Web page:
IP 422: Determination of the filter flow of aviation turbine fuels at low temperatures (FFLT) (simulated freezing point)

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  • Method adopted/last revised: 1996
  • Method reapproved: 2011
  • REF/ISBN: IP422-2934869
  • Status: Current
  • First printed in STM books: January 1996

Scope

This standard specifies a method for determining the simulated freezing point, using automatic apparatus, of aviation turbine fuels, which may contain separated solids as wax.

The procedure can also be used to investigate the formation of wax crystals or the cold flow properties of other products, although precision has only been determined for aviation turbine fuels.

NOTE 1 The principle of this test relies on flow through a fine mesh test filter and hence the result can be affected by the viscosity of the sample.

When using procedure A, which employs a 26pm test filter, a no-flow condition is reached when crystals block the test filter or the viscosity exceeds approximately 14mm2/s; a sample with a viscosity of greater than 5 mm2/s at -20 °C can exceed the 14 mm2/s threshold at a temperature before crystals are formed. Where viscosity affects the result before crystals are formed, the reported value of the no-flow temperature of the sample will always be warmer than the actual freezing point, and therefore is fail-safe and an indicator of possible flow anomalies at low temperature.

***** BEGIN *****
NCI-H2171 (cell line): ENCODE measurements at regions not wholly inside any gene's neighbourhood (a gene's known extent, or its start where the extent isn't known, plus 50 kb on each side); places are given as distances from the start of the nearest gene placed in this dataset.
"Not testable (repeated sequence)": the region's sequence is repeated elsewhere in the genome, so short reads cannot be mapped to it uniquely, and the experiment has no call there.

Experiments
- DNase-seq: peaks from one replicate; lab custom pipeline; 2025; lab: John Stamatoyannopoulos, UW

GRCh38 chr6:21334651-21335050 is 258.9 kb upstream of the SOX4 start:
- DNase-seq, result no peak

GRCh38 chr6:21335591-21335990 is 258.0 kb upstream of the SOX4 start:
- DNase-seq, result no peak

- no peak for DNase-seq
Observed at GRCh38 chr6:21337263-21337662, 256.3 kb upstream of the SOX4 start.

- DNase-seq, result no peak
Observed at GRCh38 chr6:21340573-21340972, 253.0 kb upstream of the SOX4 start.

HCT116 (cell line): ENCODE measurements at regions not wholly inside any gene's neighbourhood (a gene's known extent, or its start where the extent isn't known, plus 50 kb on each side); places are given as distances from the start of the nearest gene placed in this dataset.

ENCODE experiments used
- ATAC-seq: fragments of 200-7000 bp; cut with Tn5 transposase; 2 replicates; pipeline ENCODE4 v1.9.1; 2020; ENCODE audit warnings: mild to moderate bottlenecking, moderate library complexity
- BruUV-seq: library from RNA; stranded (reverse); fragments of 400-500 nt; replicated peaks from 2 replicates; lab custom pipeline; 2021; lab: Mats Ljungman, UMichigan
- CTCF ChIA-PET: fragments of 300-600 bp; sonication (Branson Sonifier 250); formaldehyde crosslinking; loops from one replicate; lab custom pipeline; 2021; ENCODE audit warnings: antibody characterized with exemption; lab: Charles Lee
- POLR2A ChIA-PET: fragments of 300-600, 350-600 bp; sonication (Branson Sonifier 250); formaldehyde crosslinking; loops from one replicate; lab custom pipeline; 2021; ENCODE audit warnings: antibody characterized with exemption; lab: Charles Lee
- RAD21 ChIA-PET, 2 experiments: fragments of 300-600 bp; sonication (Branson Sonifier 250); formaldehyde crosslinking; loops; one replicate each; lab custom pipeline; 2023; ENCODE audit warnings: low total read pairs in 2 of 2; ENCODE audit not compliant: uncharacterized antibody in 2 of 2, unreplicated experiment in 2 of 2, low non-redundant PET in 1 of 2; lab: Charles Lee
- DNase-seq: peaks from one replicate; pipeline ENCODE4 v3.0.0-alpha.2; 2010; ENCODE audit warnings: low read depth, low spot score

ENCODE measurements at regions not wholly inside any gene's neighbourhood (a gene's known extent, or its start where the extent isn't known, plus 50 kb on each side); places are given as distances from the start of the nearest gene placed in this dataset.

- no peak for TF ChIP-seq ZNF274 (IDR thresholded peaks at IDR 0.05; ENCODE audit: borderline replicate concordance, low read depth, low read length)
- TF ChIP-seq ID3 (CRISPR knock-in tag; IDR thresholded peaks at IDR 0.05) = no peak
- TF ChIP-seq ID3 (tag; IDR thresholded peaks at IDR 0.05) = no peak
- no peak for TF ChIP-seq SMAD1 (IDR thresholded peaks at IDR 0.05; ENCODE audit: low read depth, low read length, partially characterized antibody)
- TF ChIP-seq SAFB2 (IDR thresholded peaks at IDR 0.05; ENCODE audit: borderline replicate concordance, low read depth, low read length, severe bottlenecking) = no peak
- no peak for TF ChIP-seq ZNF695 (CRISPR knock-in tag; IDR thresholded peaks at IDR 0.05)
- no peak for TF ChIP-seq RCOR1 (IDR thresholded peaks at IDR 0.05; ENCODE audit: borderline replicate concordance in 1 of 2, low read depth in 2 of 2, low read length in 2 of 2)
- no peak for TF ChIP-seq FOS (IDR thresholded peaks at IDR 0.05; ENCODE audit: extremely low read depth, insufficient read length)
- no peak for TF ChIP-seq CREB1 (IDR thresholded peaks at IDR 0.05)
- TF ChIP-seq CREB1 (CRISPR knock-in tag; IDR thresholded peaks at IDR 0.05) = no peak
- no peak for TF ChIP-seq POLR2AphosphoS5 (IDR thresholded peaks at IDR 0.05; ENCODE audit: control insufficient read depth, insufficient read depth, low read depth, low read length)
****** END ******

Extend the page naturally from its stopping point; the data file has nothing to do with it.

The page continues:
NOTE 2 The results obtained using this standard have been found to be equivalent to those obtained using IP 16, except for liquids having a viscosity of more than 5mm2/s at -20 °C. which can give a higher temperature (warmer) result than IP16.

NOTE 3 The presence of contaminants that affect the size and growth of crystals can change the freezing point as determined by automated and automatic methods.

NOTE 4 The lowest temperature at which aviation turbine fuels remain free of solid hydrocarbon crystals, which may restrict the flow of fuel through filters in an aircraft fuel system, is a key safety parameter in the specification and use of fuels.

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